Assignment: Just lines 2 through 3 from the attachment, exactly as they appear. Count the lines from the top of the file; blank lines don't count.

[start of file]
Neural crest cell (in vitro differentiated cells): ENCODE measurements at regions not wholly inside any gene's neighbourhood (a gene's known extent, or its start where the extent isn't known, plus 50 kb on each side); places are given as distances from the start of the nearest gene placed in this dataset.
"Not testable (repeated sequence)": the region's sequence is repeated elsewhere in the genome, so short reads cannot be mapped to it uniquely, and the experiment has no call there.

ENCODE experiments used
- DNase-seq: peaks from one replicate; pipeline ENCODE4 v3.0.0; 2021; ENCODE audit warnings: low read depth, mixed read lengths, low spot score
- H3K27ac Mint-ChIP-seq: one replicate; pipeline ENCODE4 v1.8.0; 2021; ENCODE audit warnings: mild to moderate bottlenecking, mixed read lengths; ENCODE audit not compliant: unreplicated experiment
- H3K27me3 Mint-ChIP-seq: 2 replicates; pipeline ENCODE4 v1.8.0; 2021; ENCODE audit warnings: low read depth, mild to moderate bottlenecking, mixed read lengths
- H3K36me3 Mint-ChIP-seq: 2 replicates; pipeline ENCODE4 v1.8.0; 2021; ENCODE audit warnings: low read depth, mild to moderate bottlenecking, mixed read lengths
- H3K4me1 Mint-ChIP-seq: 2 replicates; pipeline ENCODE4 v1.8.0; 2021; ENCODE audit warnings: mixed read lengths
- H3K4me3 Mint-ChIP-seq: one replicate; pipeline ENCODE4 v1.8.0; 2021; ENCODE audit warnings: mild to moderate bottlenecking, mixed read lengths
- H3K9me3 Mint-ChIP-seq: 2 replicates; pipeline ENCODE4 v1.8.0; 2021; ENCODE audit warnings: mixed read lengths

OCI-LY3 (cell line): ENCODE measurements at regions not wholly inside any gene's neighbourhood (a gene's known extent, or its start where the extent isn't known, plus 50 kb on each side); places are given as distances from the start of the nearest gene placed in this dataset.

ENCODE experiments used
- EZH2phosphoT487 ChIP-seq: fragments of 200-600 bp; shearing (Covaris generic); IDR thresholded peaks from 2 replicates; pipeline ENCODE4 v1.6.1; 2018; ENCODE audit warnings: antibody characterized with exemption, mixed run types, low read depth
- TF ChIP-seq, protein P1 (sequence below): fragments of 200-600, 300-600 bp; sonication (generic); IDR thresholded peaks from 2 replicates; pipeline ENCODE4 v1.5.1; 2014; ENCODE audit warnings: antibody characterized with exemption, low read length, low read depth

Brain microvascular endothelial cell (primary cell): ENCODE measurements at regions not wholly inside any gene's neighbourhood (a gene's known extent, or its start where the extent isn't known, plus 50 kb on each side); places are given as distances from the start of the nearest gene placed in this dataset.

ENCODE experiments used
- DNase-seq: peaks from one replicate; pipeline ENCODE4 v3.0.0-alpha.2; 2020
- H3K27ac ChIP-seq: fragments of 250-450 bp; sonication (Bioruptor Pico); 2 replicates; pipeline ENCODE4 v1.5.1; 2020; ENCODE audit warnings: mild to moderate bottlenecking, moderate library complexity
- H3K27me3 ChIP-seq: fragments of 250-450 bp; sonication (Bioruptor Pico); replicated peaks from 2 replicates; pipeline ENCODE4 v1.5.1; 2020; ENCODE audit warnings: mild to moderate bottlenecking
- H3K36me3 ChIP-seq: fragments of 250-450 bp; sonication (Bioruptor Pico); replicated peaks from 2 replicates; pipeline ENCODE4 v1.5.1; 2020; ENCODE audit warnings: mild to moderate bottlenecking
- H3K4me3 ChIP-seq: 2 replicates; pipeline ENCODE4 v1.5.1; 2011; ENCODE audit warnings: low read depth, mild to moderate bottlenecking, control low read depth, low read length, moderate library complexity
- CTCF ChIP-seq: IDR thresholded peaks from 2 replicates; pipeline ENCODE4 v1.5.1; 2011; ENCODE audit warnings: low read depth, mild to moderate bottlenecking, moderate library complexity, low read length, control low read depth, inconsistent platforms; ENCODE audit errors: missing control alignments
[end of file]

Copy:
"Not testable (repeated sequence)": the region's sequence is repeated elsewhere in the genome, so short reads cannot be mapped to it uniquely, and the experiment has no call there.

ENCODE experiments used